Friday, 14 August 2015

We are an Italian ‘mixed’ family

I have always thought of my family as a mixed family, though we are all Italian.  Once my husband told a joke: “I look like a Swedish man and you look like a Turkish woman, but we both speak Italian perfectly well.”

Everybody knows in Italy we are quite mixed: Celts, Greeks, Arabs, Normans, Goths, Huns, interbreeding for centuries with the Italian populations of the Peninsula.  Its boot shape stretches into the Mediterranean very near to the Balkans on the East and not far from the Middle East area and Africa in the South.  Even today people from Albania and North Africa can easily reach Italian coasts by boat, especially in summer.

Italy is also accessible from central Europe through the mountain passes of the Alps.  Different populations could come and go in the past and maybe decide to settle because of the warm climate and the fertile soil.  Two things which were crucial then, when there were neither central heating nor supermarkets.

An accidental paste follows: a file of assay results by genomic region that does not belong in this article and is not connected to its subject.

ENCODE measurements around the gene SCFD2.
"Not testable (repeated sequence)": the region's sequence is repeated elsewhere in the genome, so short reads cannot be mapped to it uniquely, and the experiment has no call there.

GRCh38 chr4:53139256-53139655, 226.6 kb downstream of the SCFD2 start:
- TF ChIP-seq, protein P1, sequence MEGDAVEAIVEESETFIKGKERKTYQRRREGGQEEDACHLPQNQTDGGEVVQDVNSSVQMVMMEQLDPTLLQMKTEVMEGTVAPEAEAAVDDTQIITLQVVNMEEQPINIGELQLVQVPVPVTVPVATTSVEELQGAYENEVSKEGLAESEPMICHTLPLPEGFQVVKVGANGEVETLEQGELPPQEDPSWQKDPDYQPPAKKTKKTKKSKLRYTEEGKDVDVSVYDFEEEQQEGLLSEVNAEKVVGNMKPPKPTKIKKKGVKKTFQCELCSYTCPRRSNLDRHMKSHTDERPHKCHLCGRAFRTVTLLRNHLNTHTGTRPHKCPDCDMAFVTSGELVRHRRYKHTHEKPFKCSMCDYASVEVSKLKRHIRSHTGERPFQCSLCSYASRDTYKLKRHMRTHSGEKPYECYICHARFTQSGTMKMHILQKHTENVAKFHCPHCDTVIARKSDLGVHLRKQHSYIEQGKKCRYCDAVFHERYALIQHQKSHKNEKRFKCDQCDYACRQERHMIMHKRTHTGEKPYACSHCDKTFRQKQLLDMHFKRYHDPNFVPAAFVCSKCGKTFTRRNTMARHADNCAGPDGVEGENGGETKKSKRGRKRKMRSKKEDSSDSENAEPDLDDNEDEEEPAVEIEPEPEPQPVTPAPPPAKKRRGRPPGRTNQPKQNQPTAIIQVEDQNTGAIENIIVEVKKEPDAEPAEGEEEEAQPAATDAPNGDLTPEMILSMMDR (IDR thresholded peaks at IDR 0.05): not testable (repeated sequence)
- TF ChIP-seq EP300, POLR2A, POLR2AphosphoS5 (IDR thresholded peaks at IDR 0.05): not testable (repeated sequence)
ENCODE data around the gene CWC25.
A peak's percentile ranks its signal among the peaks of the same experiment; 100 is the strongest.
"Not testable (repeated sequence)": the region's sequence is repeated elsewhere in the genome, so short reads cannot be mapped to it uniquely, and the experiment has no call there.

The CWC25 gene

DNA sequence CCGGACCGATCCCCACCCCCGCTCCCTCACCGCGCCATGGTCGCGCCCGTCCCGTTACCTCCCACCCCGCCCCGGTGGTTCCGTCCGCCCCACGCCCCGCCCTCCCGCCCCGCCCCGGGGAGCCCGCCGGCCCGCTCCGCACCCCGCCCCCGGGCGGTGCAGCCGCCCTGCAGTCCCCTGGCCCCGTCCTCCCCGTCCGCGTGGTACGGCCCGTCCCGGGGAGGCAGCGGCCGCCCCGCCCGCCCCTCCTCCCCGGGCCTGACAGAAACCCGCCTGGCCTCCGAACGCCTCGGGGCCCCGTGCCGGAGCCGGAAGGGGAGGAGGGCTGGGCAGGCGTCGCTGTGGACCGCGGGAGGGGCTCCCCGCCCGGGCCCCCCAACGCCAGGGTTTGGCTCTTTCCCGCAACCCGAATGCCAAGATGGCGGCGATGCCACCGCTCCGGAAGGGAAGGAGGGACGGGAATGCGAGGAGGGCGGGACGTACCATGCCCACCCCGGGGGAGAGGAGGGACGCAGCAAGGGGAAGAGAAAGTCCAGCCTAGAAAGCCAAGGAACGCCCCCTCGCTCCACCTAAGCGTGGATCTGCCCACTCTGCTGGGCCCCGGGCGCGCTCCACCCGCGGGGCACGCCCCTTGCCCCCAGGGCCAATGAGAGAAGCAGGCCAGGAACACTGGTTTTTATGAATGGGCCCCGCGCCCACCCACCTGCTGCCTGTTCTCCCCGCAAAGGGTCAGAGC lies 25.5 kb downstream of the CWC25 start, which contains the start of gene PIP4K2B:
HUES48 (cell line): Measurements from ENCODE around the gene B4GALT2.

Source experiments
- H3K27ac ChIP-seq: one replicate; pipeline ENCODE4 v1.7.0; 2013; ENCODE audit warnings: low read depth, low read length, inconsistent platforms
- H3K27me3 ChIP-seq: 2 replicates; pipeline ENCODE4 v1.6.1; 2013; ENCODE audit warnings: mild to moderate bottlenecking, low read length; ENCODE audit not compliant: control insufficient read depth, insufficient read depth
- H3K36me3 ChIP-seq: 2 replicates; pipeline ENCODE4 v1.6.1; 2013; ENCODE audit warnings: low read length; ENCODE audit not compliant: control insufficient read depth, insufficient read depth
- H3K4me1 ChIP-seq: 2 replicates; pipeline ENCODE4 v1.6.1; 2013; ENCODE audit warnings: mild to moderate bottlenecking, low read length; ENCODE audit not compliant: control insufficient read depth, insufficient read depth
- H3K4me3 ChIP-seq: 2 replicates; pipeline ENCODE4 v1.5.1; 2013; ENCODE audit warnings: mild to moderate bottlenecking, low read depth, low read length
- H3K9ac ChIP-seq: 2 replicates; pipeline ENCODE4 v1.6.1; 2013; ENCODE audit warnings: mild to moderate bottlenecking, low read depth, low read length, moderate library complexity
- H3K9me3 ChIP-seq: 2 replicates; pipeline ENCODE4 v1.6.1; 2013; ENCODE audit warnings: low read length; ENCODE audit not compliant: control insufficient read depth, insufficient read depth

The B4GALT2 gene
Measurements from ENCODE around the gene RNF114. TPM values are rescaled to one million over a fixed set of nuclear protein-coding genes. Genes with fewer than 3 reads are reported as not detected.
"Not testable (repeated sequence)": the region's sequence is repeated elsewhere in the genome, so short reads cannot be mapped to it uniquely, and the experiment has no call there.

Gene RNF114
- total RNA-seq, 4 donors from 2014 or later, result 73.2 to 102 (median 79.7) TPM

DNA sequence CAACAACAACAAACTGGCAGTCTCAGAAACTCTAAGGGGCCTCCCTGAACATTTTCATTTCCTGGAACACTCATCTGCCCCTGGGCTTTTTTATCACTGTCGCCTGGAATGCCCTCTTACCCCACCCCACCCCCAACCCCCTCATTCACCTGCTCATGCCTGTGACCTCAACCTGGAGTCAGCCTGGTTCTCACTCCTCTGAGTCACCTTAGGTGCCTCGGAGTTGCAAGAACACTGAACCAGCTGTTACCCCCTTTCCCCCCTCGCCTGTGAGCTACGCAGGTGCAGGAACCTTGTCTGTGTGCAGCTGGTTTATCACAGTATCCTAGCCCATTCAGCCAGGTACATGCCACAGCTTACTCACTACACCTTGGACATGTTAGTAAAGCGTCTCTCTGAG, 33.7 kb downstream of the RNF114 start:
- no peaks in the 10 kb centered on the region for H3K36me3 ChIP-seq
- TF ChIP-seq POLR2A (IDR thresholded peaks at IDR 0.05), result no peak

Assorted races interbred over the centuries.  They had to get used to newcomers too, because after the fall of the Roman Empire Italy was divided into little states till 1860.  There was no central government to defend or control either invasions or migrations.  Even the Romans did not mind accepting other populations (e.g. there was a Scandinavian colony in Ostia near Rome) as long as they did what the Patrician families wanted and paid taxes to fuel their luxurious life and the Roman Army.

Later, artificial theories were manufactured, especially during Mussolini’s twenty years of dictatorship.  He accepted German racial laws in 1938, declaring we were descendants of the Aryan race.  Typical Jewish features were dark hair, olive skin and hooked nose, which perfectly match those of myself, my daughter, my father and several other members of my family.  Probably they describe the majority of Italians perfectly.

Once we were on holiday in Denmark.  We had three children at the time aged six, four and two years old.  We alternated whole days in theme parks like Lego Land and Bon Bon Land with tours in typical towns and visits to museums.  The National Museum in Copenhagen was my favourite.  In the Youth Hostel there were families from different parts of Europe.  I remember there was also an English family.  Well, she was English, dark like me, married to a Danish man. They had three blond children playing around with mine.  We had a good chat about food, especially about Italian food and where you could find it in England.